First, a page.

What do you do when obeying the commandment to raise a family means kissing all your dreams goodbye and getting locked into a dead-end job for life? And barely keeping your head above water at that? And what if the prophet is leading the church astray? That's when you need a miracle.
C. H. Young is making the best of plodding through the responsibilities of his humble life when all of the sudden he wins the lottery -- Mormon style!!!
If you believe in Mormon doctrine, on some level you you believe this could happen: An angel appears to an undistinguished person and tells him to prepare to be called to lead the church because it's time to restore "the new and everlasting covenant" (polygamy) and the sitting prophet is disobeying the command to do it.
It's every Mormon guy's secret fantasy and every Mormon woman's secret nightmare played out in thrilling detail. If you want to psychoanalyze a whole religion through its darkest dreams, Brother Brigham offers you Mormonism's naked psyche.
As C. H. struggles with accepting his call, the hardest part is dealing with the fact that he wants it -- but doesn't want to want it -- as by luck or divine providence all of the pieces fall neatly into place for him. Finally being able to provide things that are a little bit nicer than the rock-bottom bare necessities for his beloved family is on some level a guilty pleasure even when commanded by God. Finally having the opportunity to develop his musical talents is a spiritual command that C. H. can't help but experience in sensual detail. And sincerely struggling to be a "good polygamous husband" as he divides his attentions between two sexy ladies competing for his love? You can bite into the feeling of how badly he doesn't want to want it...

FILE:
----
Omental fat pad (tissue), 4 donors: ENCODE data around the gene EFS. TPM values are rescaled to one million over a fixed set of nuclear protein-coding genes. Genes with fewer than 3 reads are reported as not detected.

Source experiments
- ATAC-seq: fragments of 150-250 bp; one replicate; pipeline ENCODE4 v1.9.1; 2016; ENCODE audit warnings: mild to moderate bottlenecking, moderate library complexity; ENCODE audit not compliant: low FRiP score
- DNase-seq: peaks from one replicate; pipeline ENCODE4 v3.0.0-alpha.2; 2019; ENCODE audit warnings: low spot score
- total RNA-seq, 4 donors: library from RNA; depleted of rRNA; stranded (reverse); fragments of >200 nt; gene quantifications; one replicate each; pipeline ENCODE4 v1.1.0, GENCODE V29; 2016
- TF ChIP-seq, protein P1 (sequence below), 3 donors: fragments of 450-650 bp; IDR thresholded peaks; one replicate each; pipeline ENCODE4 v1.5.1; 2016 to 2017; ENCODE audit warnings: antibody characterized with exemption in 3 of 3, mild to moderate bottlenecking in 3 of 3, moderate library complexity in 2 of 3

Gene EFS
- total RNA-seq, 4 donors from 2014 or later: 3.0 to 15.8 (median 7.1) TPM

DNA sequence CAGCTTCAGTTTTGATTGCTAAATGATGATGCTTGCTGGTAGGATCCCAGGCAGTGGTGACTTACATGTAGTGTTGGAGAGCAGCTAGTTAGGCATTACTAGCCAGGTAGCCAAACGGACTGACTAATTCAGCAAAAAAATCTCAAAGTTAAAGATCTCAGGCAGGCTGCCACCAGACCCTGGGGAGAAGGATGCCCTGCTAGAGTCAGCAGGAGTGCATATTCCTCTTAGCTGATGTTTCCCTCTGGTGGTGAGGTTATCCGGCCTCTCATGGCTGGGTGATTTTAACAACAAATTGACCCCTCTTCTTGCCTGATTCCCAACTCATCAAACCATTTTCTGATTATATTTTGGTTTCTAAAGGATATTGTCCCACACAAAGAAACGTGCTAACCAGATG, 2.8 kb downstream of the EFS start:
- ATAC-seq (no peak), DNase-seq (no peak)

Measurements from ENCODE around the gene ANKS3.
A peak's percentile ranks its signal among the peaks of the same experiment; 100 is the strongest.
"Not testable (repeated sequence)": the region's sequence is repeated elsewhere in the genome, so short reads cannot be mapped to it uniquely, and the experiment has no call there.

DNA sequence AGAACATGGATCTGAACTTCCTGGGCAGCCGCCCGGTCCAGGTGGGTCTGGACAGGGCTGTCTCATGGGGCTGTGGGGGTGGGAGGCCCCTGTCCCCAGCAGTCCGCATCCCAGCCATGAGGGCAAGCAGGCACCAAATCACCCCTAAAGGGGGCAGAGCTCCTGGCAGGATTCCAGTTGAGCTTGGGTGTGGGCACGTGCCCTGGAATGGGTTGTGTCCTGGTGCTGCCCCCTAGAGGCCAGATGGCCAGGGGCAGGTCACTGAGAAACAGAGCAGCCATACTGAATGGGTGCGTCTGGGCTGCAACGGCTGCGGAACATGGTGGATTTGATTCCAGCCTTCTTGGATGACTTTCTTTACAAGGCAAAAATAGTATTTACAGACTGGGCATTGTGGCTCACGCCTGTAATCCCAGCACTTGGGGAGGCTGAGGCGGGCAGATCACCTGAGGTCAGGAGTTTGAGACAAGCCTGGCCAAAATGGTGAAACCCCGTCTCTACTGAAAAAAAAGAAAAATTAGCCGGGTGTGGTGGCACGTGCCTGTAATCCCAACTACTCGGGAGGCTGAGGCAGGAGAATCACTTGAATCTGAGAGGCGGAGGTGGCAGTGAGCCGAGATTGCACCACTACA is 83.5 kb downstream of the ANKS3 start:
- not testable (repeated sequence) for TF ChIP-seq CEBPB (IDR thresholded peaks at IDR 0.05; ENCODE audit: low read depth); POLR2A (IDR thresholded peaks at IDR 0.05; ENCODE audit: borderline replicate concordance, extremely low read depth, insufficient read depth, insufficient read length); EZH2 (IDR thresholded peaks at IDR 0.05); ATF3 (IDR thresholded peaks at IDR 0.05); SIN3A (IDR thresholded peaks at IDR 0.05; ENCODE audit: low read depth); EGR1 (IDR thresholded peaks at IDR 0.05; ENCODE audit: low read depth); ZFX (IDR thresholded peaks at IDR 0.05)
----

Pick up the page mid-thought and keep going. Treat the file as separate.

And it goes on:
The story really isn't threatening to an LDS reader's faith -- it's frightening only on the level of "Do we really want to go there? Do we really want to be prodding this sore spot? Exploring every emotion in intimate and reckless abandon?" Yet the novel provides a weirdly cathartic purging of these dangerous feelings.
It's a guilty pleasure to read Brother Brigham. It's a story that takes you to heaven and hell and back. You read it in a day then catch your breath and want a cigarette. Then you remember you don't smoke.
Brother Brigham by D. Michael Martindale is one of three original titles being offered by the new LDS publishing house Zarahemla Books!!! The other two currently offered are Kindred Spirits by Christopher Bigelow (discussed here) and Long After Dark by Todd Robert Petersen which I haven't read yet. Zarahemla Books is also distributing some existing titles such as The Pictograph Murders by P. G. Karamesines.
From what I understand, the charter of Zarahemla Books is to provide fiction that is ultimately LDS-faith-friendly yet willing to explore a little bit outside the Deseret-Book-and-church-correlation box.
I assume at least some of you reading this think it's pretty wacky of me -- as a non-believer -- to have any interest at all in LDS fiction for the LDS audience. But really I'm fascinated by literary portraits of Mormon culture from all different perspectives. And I don't want to limit myself with a ridiculous conceit such as thinking it's impossible for a true believer to have an interesting take on some aspect of Mormonism.
Some say you "recover from Mormonism" by practically forgetting that you were ever Mormon at all. Others (not naming any names or anything ;-) ) seem to think that retaining a relaxed interest in exploring the culture that formed you is also a sign of a healthy and well-adjusted exmo. ;-)
If you're part of the latter camp (or if you're a Mormon or just Mo-curious), you might want to go have a look at the Zarahemla Books website and see what kind of entertainment the Mormons-outside-the-box have to offer!!! :D